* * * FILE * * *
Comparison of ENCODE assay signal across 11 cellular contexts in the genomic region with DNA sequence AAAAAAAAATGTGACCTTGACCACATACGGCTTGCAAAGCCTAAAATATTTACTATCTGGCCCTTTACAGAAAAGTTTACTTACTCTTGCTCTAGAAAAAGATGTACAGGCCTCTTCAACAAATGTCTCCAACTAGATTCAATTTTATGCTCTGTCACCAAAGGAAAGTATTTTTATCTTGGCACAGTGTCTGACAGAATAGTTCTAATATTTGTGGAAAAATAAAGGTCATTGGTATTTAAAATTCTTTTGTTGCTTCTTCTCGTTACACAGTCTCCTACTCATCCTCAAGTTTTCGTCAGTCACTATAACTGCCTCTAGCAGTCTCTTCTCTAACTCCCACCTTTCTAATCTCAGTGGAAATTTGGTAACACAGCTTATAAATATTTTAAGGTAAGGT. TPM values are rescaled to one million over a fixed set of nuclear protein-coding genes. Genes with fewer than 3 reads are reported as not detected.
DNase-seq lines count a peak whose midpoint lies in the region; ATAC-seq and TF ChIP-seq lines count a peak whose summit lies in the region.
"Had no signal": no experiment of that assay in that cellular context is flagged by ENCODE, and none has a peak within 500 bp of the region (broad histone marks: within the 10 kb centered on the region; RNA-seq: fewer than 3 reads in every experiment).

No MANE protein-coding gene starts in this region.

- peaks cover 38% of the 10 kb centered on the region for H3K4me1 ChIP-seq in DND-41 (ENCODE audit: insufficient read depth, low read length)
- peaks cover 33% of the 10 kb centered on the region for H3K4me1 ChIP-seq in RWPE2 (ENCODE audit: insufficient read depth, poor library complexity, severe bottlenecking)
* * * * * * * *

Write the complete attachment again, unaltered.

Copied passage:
Comparison of ENCODE assay signal across 11 cellular contexts in the genomic region with DNA sequence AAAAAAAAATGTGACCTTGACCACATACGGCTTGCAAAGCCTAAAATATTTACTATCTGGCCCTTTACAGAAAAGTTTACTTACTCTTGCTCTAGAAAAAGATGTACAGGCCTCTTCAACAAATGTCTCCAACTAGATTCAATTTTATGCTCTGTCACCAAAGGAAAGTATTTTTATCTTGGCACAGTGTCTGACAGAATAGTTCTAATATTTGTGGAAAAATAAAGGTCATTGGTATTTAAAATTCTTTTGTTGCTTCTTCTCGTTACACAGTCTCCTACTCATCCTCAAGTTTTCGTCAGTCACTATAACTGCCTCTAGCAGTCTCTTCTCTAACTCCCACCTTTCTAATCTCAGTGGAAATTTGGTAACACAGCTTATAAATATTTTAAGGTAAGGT. TPM values are rescaled to one million over a fixed set of nuclear protein-coding genes. Genes with fewer than 3 reads are reported as not detected.
DNase-seq lines count a peak whose midpoint lies in the region; ATAC-seq and TF ChIP-seq lines count a peak whose summit lies in the region.
"Had no signal": no experiment of that assay in that cellular context is flagged by ENCODE, and none has a peak within 500 bp of the region (broad histone marks: within the 10 kb centered on the region; RNA-seq: fewer than 3 reads in every experiment).

No MANE protein-coding gene starts in this region.

- peaks cover 38% of the 10 kb centered on the region for H3K4me1 ChIP-seq in DND-41 (ENCODE audit: insufficient read depth, low read length)
- peaks cover 33% of the 10 kb centered on the region for H3K4me1 ChIP-seq in RWPE2 (ENCODE audit: insufficient read depth, poor library complexity, severe bottlenecking)